Why The Dawn Of Drive By Wire Is Like Judgement Day For All Petrolheads
With many car manufacturers surging towards full automation of their vehicles, the detachment between driver and the car’s controls has been furthered by the introduction of ‘drive by wire’, yet more electrification of a once mechanical job
The world of gaming has finally made its way into reality with this new technology known as ‘drive by wire’. With no direct mechanical connection between the controls, cars may no longer rely on linkages and can now be fully controlled through a detached steering wheel and pedals by the help of electric sensors and motors.
Effectively like a home racing game setup, mechanical linkages have been abandoned for the witchcraft of electricity. This saves weight, simplifies the entire car control into an ECU programme and allows for adjustment of control weights and response times with a simple change of coding. Infiniti has pioneered this technology in road cars with the Q50, which didn’t exactly get rave reviews on its launch. So what areas of the car can now be controlled this way?
This is probably the scariest one from my perspective. There is no steering column or rack, there’s simply the steering wheel, a set of wiring and then motors that turn each wheel. How the systems work is through a feedback loop which is essentially a safety net of a control system if anything should go wrong.
As you turn the steering wheel, an electrical sensor measures the steering angle and transmits that information down to the ECU which then sends that information off to electric motors which actuate each wheel at a pre-set angle in accordance with the steering input. A feedback sensor will keep note of the output of wheel direction that was produced by the steering input and will send a report back to the ECU telling it whether the electrics were in sync. If the output differed from the input, the feedback sensor will flag up a warning to the ECU and a warning light will alert the driver.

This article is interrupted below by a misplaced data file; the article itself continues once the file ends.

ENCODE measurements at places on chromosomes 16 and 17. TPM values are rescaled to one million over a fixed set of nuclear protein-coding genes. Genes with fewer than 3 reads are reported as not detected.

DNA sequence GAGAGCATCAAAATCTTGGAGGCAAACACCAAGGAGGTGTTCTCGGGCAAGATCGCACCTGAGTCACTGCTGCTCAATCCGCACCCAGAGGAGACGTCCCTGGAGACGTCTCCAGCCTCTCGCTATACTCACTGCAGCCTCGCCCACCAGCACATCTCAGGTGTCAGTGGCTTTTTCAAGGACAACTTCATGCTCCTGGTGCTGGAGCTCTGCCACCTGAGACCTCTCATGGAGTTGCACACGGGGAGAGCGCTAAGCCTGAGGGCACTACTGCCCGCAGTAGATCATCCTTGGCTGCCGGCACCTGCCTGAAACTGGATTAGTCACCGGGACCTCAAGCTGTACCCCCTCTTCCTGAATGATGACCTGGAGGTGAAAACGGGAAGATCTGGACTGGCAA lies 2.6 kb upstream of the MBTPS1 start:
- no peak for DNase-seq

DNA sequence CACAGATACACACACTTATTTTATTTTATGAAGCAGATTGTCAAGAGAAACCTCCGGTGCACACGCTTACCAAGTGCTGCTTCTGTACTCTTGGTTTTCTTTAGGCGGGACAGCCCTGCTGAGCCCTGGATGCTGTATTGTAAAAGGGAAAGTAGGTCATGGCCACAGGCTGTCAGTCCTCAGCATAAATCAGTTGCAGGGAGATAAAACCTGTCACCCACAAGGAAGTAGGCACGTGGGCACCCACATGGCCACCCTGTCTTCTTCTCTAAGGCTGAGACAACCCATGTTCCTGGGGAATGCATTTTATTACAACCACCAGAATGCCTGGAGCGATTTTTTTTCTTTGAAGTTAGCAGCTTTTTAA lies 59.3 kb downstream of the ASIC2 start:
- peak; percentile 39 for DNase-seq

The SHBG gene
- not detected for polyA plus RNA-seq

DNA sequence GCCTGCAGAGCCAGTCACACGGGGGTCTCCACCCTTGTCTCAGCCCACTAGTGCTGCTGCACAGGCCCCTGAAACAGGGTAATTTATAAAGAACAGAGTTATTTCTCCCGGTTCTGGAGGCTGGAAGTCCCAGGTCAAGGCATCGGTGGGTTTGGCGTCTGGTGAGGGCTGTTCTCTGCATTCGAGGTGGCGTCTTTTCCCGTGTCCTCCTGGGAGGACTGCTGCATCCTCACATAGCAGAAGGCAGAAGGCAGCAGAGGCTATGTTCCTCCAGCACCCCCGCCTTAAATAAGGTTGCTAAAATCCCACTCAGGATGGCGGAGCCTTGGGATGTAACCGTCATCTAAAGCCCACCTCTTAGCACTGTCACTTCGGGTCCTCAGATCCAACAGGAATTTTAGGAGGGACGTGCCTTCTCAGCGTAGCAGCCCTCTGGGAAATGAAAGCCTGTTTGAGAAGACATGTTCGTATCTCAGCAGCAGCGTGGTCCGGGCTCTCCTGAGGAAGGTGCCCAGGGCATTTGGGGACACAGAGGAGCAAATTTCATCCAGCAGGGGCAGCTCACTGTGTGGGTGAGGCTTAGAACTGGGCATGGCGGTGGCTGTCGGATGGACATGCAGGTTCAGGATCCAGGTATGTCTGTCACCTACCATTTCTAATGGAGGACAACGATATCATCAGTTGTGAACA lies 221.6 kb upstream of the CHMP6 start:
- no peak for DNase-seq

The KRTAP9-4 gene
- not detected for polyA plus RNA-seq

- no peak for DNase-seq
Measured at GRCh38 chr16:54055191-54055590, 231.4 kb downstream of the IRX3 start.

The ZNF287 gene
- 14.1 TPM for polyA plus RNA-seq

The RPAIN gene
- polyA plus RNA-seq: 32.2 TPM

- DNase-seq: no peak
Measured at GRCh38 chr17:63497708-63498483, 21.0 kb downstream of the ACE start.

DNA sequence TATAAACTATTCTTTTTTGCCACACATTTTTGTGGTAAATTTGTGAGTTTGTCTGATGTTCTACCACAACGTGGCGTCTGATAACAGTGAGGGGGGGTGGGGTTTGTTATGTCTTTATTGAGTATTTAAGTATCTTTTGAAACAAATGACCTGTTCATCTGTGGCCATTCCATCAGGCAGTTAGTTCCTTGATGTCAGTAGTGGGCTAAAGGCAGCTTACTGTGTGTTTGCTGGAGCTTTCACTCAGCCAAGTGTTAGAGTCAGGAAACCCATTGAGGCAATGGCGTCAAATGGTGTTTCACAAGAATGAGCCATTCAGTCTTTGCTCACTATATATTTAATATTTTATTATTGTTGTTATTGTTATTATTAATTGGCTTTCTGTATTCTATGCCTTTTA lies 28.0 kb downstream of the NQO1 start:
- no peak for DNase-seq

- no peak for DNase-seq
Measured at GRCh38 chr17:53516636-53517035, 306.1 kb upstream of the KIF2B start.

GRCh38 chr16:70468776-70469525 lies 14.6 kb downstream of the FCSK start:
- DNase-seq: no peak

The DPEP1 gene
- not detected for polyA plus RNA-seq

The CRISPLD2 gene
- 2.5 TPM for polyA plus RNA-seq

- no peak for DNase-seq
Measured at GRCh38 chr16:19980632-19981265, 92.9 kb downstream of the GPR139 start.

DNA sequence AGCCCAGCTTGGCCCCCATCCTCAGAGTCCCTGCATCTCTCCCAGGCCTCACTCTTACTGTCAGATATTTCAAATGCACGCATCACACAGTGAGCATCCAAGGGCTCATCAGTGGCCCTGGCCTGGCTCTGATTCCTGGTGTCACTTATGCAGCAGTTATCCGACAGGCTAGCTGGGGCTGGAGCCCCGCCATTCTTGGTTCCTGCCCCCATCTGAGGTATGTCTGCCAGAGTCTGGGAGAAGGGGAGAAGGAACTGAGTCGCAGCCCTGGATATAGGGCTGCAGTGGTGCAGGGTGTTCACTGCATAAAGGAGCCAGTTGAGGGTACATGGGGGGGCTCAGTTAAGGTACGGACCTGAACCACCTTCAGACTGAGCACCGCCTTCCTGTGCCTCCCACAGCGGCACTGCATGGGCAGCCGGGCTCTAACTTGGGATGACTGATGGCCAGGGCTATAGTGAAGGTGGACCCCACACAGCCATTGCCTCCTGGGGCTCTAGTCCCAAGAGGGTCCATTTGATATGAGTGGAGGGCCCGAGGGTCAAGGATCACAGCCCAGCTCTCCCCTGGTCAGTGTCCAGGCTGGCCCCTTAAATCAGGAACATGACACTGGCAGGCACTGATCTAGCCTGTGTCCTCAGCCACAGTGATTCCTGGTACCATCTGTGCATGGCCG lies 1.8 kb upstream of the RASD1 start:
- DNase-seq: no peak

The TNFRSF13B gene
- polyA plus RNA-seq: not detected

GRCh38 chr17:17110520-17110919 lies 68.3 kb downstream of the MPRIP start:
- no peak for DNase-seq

Braking is another area that may seem nerve-wracking to have no real mechanical linkage through a master cylinder and brake lines, but engineers have come up with a solution the same as with steering. An electrical position sensor will send information to the ECU including the angle of the brake pedal while being depressed. This information is then relayed to each brake calliper, which then closes its pads on the brake disc with a force equal to the feedback from the pedal.
Formula One has fully embraced brake by wire technology and it was immediately flagged up as a possible cause for Nico Rosberg’s collision with Lewis Hamilton at the Austrian Grand Prix. Having looked at the footage however, it was safe to say that the electronics weren’t to blame…
Much the same as with the brake pedal, the throttle has no cable to the throttle body and instead has an electrical sensor measuring the distance the pedal has moved. It then equates that movement to a percentage of opening for the butterfly valve in the throttle body, thus allowing the desired amount of air to be pre-programmed to enter the engine.
Again, to stop unwanted amounts of throttle being applied by accident, a full feedback loop is present using a checking sensor to tell the ECU if there is a problem with the amount of throttle being electrically applied.
When an automatic car is placed in Park, a pin is slid into position on the output shaft that locks the transmission in place. Rather than using a return spring to actuate the pin into place, an electric motor is used along with a sensor that makes sure the car is fully at rest before the car is placed into Park to avoid stripping the gearbox.
Alarm bells should definitely be ringing for all you petrolheads out there. Manufacturers are trying their utmost to engineer fake ‘feedback’ through the steering and pedals through reaction forces back through your feet and restriction through the steering wheel to keep us lot happy. Companies like Porsche have only just managed to produce feel through an electric steering system but with Infiniti struggling to match that with the Q50 using drive by wire, it looks like the days of finger-tingling feedback may be numbered.
It is inevitable that drive by wire technology will dominate road cars in the next decade, along with automation and a switch to the Tesla school of thinking. As Spock once said, “the needs of the many outweigh the needs of the few,” so us car guys may just have to take a backseat. The age of mechanicals is ending; the time of the electric motor has just begun.